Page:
While some states have moved towards legalizing marijuana and decriminalizing other minor drug offenses, under drug possession, manufacturing and trafficking seriously both of marijuana and harder drugs.
Federal drug schedules
Federal law classifies drugs into five different categories based on their acceptable medical use and potential for abuse or addiction. The following is an overview of federal drug schedules.
- Schedule I drugs: Schedule I drugs are those that have no currently acceptable medical use and carry a high potential for abuse. Heroin, LSD, marijuana and ecstasy are all considered Schedule I drugs.
- Schedule II drugs: Schedule II drugs are those that have a high potential for psychological or physical dependence, and are considered dangerous, although they may have an acceptable medical use. Vicodin, cocaine, methamphetamine, Dilaudid and OxyContin are all considered Schedule II drugs.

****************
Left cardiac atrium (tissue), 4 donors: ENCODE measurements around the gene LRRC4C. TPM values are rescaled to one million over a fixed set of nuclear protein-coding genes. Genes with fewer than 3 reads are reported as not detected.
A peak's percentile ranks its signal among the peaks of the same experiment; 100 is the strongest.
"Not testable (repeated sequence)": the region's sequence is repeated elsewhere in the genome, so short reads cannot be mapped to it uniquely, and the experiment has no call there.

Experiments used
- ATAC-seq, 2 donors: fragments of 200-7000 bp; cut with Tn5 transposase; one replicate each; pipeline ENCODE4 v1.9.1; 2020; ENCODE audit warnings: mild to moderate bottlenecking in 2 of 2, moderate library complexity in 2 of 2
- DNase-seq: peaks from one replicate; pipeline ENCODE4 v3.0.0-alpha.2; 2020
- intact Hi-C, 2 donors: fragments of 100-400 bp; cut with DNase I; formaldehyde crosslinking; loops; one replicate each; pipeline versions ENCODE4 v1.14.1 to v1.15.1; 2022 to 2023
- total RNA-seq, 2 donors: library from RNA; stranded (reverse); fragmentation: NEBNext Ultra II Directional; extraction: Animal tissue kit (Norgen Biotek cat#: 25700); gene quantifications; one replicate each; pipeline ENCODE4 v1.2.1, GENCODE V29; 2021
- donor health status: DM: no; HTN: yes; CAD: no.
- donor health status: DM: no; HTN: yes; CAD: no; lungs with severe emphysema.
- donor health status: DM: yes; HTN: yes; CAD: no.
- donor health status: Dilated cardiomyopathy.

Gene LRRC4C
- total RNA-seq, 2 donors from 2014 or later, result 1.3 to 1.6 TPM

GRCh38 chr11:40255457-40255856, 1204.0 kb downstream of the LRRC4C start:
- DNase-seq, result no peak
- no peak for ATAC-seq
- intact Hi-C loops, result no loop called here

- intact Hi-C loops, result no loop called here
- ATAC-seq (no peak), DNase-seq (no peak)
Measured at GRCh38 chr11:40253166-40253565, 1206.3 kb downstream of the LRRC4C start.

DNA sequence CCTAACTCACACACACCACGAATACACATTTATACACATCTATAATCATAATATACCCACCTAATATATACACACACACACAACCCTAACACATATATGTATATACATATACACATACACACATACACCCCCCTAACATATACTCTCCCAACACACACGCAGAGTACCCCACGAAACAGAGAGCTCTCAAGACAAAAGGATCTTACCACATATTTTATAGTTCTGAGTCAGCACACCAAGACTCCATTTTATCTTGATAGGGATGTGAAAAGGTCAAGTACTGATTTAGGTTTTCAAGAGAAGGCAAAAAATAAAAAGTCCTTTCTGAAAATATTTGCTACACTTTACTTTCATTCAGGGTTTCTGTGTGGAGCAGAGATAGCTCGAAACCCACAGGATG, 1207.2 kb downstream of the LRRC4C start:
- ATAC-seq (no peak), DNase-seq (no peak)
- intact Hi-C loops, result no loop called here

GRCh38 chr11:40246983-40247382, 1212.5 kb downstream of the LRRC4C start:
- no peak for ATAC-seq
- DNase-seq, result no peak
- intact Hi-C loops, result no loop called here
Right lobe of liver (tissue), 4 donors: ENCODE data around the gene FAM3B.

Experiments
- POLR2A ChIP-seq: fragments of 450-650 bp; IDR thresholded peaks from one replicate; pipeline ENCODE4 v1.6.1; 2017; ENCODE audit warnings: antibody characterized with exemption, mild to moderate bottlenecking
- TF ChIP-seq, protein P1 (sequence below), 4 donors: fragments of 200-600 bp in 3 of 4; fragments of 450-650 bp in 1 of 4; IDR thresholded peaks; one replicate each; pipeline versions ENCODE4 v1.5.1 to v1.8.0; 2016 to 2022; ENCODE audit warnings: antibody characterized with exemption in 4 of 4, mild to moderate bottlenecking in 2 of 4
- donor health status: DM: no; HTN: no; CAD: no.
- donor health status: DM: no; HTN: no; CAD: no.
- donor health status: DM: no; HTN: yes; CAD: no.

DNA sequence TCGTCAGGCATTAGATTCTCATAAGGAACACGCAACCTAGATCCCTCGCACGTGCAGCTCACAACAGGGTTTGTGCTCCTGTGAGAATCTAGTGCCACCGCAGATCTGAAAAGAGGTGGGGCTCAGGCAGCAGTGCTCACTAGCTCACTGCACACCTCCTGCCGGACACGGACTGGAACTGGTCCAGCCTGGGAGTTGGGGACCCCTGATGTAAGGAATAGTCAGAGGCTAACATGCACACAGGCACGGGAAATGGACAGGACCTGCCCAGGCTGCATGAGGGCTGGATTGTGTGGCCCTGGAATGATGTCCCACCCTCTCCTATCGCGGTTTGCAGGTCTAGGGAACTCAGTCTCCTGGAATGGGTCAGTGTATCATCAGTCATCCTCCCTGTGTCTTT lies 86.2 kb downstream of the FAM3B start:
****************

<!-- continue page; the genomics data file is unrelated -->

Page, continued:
- Schedule III drugs: Schedule III drugs are those that have a moderate to low potential for physical or psychological dependency. Schedule III drugs have a lower potential for abuse compared to Schedule I and Schedule II drugs. Tylenol with codeine, ketamine and anabolic steroids are all considered Schedule III drugs.
- Schedule IV drugs: Schedule IV drugs are those that have a low potential for abuse and a low risk of physical or psychological dependency. Xanax, Valium, Ambien and Tramadol are all examples of Schedule IV drugs.
- Schedule V drugs: Schedule V drugs are those that have a lesser potential for abuse than Schedule IV drugs and contain a limited amount of narcotics. Some examples of Schedule V drugs include Robitussin AC, Lyrica and Parepectolin.
Learn more about federal drug offenses
It is important to have a basic understanding of federal drug offenses, as they may differ from state drug offenses. This post is for educational purposes only and does not contain legal advice. Our firm’s webpage on federal crimes may be of interest to those who want to learn more about this topic.